Jews

Jews’ history in most if not all the countries that they have settled had been bloody. And the history of Jews in Madrid is much like the history of Jews elsewhere. In 1391, most of Madrid’s Jewish population was cruelly murdered during a riot. As a result, many Jews fled or converted their religion to escape persecution. By the end of July, 1492, the Jewish life in Madrid came to an end when Spain ordered to purify the country’s religion by expelling all Jews and other religions except Catholicism in the country. And to be able to stay in Madrid and other places in Spain, many Jews convert their religion into Christian though they continued practicing their religion in secret. New Christians or Conversos, as what they were called were burned alive at the stake when caught. It was only in the mid–nineteenth century that Jewish people got the permission to re-enter Madrid and the other places in Spain to establish what the Jews community in Spain has today.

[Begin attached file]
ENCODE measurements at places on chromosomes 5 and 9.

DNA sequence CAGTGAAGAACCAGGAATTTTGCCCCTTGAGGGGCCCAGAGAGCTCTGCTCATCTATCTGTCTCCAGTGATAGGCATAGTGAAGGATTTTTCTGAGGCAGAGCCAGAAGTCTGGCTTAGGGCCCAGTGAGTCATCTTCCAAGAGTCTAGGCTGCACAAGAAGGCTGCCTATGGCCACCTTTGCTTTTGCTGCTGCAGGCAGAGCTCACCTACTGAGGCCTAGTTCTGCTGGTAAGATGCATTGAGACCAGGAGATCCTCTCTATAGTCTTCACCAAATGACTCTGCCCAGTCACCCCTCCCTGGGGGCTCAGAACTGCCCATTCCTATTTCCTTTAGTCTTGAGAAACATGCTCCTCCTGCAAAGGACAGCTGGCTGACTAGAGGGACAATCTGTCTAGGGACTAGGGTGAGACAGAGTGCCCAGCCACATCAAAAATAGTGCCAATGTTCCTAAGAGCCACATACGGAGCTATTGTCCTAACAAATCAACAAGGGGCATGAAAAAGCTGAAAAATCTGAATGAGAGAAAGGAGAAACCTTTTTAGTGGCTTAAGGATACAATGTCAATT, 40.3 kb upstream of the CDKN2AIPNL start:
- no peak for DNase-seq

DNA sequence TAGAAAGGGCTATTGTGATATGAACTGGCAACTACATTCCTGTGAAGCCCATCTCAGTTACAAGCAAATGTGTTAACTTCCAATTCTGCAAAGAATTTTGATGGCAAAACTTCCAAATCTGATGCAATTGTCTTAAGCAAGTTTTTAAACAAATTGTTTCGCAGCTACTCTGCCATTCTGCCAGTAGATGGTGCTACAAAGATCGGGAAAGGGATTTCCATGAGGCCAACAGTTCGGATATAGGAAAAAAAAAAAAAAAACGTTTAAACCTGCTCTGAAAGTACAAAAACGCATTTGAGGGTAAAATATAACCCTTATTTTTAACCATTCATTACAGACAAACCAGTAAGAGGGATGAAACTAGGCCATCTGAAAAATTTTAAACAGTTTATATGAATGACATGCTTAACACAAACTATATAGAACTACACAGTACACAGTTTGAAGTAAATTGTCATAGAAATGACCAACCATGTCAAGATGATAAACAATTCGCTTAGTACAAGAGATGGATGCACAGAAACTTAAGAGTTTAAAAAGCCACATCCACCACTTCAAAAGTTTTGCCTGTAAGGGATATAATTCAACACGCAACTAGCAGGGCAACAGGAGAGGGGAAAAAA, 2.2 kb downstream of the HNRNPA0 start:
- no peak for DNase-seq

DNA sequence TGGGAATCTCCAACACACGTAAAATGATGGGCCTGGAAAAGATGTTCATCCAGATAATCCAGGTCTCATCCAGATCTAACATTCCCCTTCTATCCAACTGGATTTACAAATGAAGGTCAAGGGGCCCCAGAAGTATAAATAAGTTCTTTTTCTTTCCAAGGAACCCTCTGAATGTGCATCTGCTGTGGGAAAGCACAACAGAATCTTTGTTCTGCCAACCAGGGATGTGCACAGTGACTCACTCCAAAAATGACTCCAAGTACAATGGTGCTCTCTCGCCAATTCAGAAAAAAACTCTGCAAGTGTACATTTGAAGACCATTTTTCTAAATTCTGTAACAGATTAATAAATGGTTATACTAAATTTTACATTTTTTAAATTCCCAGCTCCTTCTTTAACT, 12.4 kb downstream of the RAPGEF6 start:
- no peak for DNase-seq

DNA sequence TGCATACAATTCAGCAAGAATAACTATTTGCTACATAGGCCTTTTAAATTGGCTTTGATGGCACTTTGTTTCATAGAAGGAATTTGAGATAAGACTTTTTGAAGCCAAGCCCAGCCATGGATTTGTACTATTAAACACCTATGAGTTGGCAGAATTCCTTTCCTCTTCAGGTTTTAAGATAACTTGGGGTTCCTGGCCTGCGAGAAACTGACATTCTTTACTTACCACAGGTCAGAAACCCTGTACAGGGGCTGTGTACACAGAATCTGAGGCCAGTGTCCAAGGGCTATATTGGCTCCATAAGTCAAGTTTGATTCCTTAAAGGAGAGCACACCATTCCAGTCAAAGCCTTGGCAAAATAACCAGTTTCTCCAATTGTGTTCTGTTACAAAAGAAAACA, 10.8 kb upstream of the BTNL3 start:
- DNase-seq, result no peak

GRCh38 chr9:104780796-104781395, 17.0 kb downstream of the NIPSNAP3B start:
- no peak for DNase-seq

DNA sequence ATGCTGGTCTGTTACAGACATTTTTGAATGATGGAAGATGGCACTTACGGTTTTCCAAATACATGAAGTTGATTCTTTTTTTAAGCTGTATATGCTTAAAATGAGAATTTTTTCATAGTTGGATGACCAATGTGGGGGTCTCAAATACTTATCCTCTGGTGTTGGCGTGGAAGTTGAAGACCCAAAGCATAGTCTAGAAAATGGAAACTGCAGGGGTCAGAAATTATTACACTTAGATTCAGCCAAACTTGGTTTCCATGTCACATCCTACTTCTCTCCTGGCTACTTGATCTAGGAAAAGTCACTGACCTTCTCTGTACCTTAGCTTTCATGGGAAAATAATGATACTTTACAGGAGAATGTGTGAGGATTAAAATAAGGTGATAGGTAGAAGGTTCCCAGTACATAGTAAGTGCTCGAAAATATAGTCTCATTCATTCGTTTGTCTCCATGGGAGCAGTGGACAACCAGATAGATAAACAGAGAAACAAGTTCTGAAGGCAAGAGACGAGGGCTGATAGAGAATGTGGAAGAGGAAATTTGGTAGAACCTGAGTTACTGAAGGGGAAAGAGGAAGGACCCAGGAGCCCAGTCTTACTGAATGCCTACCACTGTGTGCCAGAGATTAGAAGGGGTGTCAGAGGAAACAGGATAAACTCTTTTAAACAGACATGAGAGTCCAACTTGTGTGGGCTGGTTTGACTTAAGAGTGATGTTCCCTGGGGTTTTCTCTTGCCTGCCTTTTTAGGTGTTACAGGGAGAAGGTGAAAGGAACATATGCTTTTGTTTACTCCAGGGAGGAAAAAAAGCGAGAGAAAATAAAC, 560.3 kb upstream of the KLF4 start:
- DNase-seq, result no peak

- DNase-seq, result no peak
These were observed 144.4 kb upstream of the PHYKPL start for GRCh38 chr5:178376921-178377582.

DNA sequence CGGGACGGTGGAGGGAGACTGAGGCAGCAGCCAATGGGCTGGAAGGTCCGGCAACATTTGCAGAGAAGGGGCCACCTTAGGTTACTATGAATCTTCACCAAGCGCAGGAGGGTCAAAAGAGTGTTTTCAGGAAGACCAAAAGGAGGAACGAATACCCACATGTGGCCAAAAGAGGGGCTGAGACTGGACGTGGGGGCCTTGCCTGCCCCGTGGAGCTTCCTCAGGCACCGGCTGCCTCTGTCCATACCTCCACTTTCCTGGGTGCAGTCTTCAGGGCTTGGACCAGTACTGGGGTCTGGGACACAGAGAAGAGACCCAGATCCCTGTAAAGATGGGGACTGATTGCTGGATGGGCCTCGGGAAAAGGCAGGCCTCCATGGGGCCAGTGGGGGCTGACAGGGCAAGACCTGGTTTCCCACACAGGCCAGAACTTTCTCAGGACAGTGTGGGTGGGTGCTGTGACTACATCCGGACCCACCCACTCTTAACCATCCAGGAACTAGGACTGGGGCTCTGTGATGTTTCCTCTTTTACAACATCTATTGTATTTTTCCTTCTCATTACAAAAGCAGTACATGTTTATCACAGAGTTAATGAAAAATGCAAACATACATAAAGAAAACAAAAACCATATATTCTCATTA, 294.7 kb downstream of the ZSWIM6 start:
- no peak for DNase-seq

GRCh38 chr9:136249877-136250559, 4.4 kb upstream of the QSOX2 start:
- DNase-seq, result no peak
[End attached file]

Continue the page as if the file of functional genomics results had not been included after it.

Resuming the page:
As of the moment, Madrid and Barcelona are the two major cities in Spain that accommodate most Jewish population in this country. The recognition of the Jewish community in this county can be manifested by the Federación de Comunidades Judias (FDCJ) which manage most of the Jewish activities in Madrid and other places of Spain. The Jewish communities in Spain are already allowed to maintain several synagogues, kosher restaurants, monuments and other community centers. Like the Beth Yaacov Synagogue, the center of Madrid’s Jewish community that offices of the Jewish Community of Madrid, study and prayer house, recreational area, mikveh (ritual bath) and a lot more; the Congregation Bet-El, that host weekly kabbalat Shabat and other activities; the Naomi Grill Restaurant and la Escudilla, are kosher restaurants that both specialize in Sephardi-style food and many more.

Unfortunately, there are no longer any historical Jewish sites in Madrid. On other hand, few significant Jewish attractions still remain in Madrid. The city also houses a variety of national institutions that hold centuries-old Jewish texts that can be only found here.

 

 

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